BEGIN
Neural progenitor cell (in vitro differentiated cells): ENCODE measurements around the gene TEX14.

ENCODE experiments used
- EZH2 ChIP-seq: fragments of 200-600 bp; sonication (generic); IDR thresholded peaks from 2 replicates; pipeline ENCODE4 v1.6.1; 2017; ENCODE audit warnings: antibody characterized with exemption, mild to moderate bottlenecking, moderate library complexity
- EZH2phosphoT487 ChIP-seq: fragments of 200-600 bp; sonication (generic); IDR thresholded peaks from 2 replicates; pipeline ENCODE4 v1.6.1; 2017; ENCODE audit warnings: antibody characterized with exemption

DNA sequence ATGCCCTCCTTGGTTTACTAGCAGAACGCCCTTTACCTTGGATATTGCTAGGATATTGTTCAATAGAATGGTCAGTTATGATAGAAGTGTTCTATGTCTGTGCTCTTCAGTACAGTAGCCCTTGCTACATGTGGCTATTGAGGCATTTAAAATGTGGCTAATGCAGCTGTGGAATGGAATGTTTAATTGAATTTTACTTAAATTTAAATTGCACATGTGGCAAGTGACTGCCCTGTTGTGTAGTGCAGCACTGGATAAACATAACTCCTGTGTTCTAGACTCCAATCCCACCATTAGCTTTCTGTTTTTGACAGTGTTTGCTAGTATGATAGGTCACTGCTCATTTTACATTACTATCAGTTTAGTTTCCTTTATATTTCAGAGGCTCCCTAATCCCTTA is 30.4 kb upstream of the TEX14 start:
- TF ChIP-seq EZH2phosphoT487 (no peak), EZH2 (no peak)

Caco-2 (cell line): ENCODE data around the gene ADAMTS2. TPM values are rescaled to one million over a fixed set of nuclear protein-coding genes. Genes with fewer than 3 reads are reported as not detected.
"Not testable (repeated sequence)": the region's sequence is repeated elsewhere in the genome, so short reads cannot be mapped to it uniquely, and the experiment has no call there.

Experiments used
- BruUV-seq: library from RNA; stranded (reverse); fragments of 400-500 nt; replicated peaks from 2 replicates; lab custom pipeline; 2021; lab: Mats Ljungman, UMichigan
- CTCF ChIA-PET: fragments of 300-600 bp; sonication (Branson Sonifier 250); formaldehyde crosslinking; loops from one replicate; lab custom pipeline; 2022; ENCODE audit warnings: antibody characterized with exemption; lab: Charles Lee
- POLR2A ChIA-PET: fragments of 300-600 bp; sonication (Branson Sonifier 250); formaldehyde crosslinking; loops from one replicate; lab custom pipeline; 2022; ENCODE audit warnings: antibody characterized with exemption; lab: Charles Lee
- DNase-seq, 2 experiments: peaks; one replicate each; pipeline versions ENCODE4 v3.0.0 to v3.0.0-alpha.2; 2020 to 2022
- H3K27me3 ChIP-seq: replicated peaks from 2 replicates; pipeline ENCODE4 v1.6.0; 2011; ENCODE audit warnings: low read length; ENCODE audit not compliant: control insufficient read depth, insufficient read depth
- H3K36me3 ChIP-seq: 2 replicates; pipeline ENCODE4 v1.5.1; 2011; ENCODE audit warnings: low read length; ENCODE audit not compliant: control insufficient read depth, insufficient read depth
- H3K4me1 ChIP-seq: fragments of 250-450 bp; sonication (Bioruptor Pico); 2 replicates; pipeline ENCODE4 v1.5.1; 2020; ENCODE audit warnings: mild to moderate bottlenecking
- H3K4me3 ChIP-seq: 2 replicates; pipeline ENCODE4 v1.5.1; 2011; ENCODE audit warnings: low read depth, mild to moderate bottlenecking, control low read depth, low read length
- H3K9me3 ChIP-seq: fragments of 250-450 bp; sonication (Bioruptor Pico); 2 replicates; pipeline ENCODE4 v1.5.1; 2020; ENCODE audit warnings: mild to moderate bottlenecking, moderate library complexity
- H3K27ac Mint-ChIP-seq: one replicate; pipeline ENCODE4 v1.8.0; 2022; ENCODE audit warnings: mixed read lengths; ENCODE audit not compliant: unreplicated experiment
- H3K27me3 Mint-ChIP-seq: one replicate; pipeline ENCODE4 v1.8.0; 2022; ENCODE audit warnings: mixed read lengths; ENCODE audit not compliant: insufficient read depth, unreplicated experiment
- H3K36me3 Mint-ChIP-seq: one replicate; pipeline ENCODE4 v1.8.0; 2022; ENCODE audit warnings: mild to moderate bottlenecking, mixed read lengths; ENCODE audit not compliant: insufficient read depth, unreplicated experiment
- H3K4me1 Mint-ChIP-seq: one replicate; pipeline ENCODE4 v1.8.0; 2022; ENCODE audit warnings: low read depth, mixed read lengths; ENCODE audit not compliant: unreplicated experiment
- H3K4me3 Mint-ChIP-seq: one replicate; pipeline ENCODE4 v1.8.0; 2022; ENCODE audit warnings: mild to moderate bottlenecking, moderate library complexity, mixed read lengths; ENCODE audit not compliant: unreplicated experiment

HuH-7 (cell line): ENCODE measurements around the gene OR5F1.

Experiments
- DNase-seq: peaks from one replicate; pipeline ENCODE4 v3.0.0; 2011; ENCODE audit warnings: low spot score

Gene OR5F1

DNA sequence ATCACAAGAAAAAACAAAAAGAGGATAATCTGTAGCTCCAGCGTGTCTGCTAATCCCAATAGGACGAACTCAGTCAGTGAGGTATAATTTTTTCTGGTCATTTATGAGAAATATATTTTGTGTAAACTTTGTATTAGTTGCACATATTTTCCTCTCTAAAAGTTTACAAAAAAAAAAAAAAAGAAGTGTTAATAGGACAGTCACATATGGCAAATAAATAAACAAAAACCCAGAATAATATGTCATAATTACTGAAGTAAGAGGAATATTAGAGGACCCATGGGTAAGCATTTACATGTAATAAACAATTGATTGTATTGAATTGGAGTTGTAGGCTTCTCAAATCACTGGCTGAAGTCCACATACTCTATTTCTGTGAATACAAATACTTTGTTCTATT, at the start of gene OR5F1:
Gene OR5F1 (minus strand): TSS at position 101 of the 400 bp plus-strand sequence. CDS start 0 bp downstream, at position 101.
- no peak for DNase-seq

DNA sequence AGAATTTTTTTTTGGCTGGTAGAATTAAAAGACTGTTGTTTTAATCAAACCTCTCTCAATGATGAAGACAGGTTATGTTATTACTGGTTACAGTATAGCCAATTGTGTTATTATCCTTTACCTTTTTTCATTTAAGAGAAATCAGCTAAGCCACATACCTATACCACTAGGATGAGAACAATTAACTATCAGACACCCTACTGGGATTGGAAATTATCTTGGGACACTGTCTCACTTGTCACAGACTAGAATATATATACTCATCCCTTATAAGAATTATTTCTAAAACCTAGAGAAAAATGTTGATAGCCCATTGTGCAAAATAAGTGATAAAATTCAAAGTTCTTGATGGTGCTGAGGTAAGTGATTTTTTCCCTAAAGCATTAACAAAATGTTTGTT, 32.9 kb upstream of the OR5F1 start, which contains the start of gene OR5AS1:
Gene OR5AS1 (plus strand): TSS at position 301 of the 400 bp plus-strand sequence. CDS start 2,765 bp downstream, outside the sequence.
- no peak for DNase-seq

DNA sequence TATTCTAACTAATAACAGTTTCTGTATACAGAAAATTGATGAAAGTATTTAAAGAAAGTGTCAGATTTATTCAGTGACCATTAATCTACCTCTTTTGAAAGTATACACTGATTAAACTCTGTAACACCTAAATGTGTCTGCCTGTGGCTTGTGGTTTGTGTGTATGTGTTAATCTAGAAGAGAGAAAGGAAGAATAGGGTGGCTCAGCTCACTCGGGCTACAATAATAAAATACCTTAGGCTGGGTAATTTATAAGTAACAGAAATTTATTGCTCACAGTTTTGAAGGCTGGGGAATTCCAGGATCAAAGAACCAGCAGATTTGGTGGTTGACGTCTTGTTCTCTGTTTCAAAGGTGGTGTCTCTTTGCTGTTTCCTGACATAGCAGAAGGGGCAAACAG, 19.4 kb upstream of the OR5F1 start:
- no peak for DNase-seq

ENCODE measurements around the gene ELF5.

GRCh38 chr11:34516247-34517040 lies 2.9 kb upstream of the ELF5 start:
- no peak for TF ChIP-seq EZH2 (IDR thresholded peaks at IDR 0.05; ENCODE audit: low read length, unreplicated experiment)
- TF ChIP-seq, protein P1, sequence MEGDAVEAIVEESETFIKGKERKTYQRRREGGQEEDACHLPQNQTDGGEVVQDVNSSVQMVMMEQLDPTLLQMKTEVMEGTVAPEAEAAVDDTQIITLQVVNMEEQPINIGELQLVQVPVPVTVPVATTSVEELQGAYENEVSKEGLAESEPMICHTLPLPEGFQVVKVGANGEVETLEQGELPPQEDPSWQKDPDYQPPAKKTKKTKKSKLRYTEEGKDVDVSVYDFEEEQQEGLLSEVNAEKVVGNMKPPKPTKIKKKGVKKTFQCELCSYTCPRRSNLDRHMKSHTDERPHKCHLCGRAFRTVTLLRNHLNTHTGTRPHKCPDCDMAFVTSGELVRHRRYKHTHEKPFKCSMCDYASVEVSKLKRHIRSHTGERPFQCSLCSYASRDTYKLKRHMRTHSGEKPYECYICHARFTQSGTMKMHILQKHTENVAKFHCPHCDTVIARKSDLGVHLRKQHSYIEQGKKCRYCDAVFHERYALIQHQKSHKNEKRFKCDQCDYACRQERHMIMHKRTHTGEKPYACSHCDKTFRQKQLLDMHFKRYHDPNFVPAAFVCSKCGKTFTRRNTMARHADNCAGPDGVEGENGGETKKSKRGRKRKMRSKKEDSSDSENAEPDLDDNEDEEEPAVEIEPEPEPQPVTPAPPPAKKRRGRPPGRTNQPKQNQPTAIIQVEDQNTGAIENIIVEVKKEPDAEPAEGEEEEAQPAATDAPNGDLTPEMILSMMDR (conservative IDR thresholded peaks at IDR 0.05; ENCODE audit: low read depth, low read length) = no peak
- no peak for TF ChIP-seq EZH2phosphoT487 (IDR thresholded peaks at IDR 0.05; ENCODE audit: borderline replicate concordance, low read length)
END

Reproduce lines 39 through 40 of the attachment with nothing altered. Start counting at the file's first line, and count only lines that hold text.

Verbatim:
- TF ChIP-seq, protein P1, sequence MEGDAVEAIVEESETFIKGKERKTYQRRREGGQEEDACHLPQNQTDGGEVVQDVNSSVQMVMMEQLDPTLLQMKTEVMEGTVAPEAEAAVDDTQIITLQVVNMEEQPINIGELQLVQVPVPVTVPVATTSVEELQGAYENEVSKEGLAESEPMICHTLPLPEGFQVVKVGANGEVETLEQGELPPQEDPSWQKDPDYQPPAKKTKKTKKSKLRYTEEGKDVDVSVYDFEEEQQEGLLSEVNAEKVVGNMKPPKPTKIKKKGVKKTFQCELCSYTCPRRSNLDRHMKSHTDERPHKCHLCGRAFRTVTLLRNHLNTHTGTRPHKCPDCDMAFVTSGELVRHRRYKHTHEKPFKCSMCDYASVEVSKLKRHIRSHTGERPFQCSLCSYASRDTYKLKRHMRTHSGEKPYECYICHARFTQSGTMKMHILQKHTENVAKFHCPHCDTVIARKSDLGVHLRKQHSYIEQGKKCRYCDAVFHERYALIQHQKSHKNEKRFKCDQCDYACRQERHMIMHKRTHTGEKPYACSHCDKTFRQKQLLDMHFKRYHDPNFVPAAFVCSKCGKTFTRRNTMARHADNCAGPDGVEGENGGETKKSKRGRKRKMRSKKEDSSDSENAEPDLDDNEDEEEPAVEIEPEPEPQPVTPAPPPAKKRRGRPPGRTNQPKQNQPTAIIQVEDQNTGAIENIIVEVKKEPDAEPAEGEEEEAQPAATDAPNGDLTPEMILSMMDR (conservative IDR thresholded peaks at IDR 0.05; ENCODE audit: low read depth, low read length) = no peak
- no peak for TF ChIP-seq EZH2phosphoT487 (IDR thresholded peaks at IDR 0.05; ENCODE audit: borderline replicate concordance, low read length)